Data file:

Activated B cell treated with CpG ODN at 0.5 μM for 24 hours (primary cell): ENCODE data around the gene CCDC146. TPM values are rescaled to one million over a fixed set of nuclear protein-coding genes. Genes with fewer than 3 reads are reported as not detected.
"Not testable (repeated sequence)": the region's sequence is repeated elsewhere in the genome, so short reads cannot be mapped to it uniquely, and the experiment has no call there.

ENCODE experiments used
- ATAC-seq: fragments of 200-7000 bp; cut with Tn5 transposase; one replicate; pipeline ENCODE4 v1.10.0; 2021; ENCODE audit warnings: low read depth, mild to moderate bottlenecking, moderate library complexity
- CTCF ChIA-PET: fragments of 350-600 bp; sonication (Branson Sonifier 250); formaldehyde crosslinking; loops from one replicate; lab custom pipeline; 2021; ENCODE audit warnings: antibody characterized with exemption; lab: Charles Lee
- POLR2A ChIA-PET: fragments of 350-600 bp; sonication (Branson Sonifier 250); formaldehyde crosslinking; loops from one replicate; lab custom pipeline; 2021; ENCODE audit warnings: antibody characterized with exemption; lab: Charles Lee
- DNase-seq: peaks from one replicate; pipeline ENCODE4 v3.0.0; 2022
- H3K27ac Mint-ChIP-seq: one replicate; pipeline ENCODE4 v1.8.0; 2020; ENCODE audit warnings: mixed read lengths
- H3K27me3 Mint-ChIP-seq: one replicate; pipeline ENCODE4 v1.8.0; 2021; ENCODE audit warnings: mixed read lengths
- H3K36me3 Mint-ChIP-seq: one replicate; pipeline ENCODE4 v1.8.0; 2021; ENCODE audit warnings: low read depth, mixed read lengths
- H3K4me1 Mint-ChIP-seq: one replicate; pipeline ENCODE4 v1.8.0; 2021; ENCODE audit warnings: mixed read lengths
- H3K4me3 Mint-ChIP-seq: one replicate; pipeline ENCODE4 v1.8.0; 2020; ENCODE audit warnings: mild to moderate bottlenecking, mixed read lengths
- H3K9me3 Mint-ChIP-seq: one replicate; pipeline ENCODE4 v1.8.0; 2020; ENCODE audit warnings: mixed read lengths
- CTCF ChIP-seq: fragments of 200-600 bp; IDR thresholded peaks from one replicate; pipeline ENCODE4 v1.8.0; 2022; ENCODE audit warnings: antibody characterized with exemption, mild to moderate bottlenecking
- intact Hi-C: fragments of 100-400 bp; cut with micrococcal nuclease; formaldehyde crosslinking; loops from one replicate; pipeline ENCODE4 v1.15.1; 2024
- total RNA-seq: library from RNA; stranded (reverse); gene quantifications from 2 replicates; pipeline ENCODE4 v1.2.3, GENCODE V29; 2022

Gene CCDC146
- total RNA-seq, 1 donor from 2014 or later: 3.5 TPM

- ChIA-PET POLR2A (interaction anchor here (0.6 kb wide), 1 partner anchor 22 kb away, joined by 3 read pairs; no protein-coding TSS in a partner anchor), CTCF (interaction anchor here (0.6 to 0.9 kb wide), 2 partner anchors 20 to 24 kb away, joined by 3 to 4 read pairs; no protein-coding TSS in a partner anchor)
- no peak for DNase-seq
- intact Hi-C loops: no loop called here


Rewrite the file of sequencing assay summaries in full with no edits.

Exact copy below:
Activated B cell treated with CpG ODN at 0.5 μM for 24 hours (primary cell): ENCODE data around the gene CCDC146. TPM values are rescaled to one million over a fixed set of nuclear protein-coding genes. Genes with fewer than 3 reads are reported as not detected.
"Not testable (repeated sequence)": the region's sequence is repeated elsewhere in the genome, so short reads cannot be mapped to it uniquely, and the experiment has no call there.

ENCODE experiments used
- ATAC-seq: fragments of 200-7000 bp; cut with Tn5 transposase; one replicate; pipeline ENCODE4 v1.10.0; 2021; ENCODE audit warnings: low read depth, mild to moderate bottlenecking, moderate library complexity
- CTCF ChIA-PET: fragments of 350-600 bp; sonication (Branson Sonifier 250); formaldehyde crosslinking; loops from one replicate; lab custom pipeline; 2021; ENCODE audit warnings: antibody characterized with exemption; lab: Charles Lee
- POLR2A ChIA-PET: fragments of 350-600 bp; sonication (Branson Sonifier 250); formaldehyde crosslinking; loops from one replicate; lab custom pipeline; 2021; ENCODE audit warnings: antibody characterized with exemption; lab: Charles Lee
- DNase-seq: peaks from one replicate; pipeline ENCODE4 v3.0.0; 2022
- H3K27ac Mint-ChIP-seq: one replicate; pipeline ENCODE4 v1.8.0; 2020; ENCODE audit warnings: mixed read lengths
- H3K27me3 Mint-ChIP-seq: one replicate; pipeline ENCODE4 v1.8.0; 2021; ENCODE audit warnings: mixed read lengths
- H3K36me3 Mint-ChIP-seq: one replicate; pipeline ENCODE4 v1.8.0; 2021; ENCODE audit warnings: low read depth, mixed read lengths
- H3K4me1 Mint-ChIP-seq: one replicate; pipeline ENCODE4 v1.8.0; 2021; ENCODE audit warnings: mixed read lengths
- H3K4me3 Mint-ChIP-seq: one replicate; pipeline ENCODE4 v1.8.0; 2020; ENCODE audit warnings: mild to moderate bottlenecking, mixed read lengths
- H3K9me3 Mint-ChIP-seq: one replicate; pipeline ENCODE4 v1.8.0; 2020; ENCODE audit warnings: mixed read lengths
- CTCF ChIP-seq: fragments of 200-600 bp; IDR thresholded peaks from one replicate; pipeline ENCODE4 v1.8.0; 2022; ENCODE audit warnings: antibody characterized with exemption, mild to moderate bottlenecking
- intact Hi-C: fragments of 100-400 bp; cut with micrococcal nuclease; formaldehyde crosslinking; loops from one replicate; pipeline ENCODE4 v1.15.1; 2024
- total RNA-seq: library from RNA; stranded (reverse); gene quantifications from 2 replicates; pipeline ENCODE4 v1.2.3, GENCODE V29; 2022

Gene CCDC146
- total RNA-seq, 1 donor from 2014 or later: 3.5 TPM

- ChIA-PET POLR2A (interaction anchor here (0.6 kb wide), 1 partner anchor 22 kb away, joined by 3 read pairs; no protein-coding TSS in a partner anchor), CTCF (interaction anchor here (0.6 to 0.9 kb wide), 2 partner anchors 20 to 24 kb away, joined by 3 to 4 read pairs; no protein-coding TSS in a partner anchor)
- no peak for DNase-seq
- intact Hi-C loops: no loop called here